Housing. Yet more dwellings to add to the population, traffic to add to the busy Hooley Lane which, at the best of times, is reduced to single lane traffic because cars park on one side. Better that this site – a former industrial area – was used for more homes than, say, further large open space or greenbelt land, yes?

Read More »Could Redhill talk climate talk with a gas to solar tale?
Masks are now needed in shops

Relish anomalies to survive second lockdown

We’re more set up to cope this time aren’t we? For Covid-19 lockdown two I mean. We’ve done this once. Society can tough it out. We’re thinking positive…except…

This time there are several changes – and many people are still out of work.

The first lockdown was all new and scary. People thought it might be short, sharp shock of no more than a few months. At least, that’s what they hoped.

Personal protective equipment (PPE) was hard to find. For that, the NHS was the priority customer. But if you wanted to wear a mask in the shops – the supermarkets and food outlets – they were initially hard to find. Certainly at a reasonable price.

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We must all listen to passing Lightship Greta’s message

Extinction Rebellion’s protests have not been as high profile in the news as last year. They took London – and everybody – by surprise at Easter in April 2019 when addressing the climate emergency.

One report even asked whether Extinction Rebellion was itself extinct. The report carried a picture of just a few activists outside Parliament on Monday, the first day of two weeks of planned action.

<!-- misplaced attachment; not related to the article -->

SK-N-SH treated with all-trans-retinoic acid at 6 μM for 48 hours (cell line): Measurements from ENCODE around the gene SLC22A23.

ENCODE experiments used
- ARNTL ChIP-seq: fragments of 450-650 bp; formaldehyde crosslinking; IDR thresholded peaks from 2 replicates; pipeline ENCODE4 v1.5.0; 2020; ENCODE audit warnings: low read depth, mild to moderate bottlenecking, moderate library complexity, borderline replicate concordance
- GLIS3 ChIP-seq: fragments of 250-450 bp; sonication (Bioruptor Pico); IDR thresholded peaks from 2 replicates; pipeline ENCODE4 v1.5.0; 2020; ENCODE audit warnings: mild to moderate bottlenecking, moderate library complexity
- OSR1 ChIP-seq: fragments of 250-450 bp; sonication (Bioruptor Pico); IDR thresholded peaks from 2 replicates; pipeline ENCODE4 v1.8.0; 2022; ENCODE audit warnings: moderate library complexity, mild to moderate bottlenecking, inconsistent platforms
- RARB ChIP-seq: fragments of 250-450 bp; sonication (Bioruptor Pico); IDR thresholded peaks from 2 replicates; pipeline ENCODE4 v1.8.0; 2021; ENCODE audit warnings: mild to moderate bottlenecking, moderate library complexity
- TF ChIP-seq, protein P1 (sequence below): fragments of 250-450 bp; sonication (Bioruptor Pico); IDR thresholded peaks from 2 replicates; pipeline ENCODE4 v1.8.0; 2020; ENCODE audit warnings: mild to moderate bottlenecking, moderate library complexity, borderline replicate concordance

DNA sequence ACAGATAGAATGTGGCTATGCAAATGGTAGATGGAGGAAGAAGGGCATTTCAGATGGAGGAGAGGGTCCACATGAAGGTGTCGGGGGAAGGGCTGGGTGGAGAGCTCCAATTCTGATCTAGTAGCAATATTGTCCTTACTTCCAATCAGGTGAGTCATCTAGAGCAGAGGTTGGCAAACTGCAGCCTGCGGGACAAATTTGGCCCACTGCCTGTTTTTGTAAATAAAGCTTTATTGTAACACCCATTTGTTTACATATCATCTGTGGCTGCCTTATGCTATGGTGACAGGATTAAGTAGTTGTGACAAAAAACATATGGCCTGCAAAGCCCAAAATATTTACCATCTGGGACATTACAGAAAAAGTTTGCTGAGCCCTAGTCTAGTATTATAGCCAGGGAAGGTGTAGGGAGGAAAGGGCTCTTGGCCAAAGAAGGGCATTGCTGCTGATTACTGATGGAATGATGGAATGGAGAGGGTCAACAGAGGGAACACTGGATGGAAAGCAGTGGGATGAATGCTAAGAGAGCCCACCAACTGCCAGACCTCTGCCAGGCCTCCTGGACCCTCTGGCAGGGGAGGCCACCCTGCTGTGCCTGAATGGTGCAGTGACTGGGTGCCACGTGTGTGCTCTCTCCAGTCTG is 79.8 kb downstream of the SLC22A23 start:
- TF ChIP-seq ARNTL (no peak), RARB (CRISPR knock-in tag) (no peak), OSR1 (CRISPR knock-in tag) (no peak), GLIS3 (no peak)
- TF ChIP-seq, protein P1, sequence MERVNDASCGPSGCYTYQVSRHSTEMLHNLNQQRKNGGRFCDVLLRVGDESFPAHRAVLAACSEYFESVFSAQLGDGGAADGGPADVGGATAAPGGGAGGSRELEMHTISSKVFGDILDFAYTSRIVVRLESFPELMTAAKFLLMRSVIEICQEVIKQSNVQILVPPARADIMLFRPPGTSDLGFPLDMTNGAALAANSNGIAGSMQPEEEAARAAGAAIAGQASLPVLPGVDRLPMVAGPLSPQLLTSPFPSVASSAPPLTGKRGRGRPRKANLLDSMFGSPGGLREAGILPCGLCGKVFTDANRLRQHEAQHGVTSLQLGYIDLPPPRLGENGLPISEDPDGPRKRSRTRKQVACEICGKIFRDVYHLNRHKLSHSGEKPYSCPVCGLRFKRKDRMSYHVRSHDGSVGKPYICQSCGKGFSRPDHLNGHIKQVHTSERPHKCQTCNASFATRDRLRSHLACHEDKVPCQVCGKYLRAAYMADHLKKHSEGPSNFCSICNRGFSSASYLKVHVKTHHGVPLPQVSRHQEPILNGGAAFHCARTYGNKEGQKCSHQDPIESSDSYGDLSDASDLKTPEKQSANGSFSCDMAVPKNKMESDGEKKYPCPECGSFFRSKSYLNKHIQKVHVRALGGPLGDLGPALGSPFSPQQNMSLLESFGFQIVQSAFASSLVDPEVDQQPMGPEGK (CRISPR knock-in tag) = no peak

Anyone who tried to buy certain papers on Saturday might have found they couldn’t, because protesters disrupted their printing. Activists argued that the papers concerned failed to report on climate change properly, or at all. It is frustrating when reading coverage about the climate emergency that the reports are frequent when there is disruption and a supposed lack of police response, but not so frequent about the issue itself.

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How hard is it to declare a climate emergency?

Just how difficult is it to declare a climate emergency? What does it mean? And if you don’t, is having a strategy to address carbon emissions good enough? Do you have to declare one to be effective?

The first local authority to declare one was in Australia at the back of 2016 and now 1,400 authorities in 28 countries have done so. This includes the United Kingdom as a whole last year. It was one of Theresa May’s last acts as Prime Minister.

Yesterday, a beer company called Brewdog appeared on TV news. It announced it was setting new standards for the brewing industry by declaring that carbon neutrality is no longer enough. The company was going carbon negative (this includes its supply chains).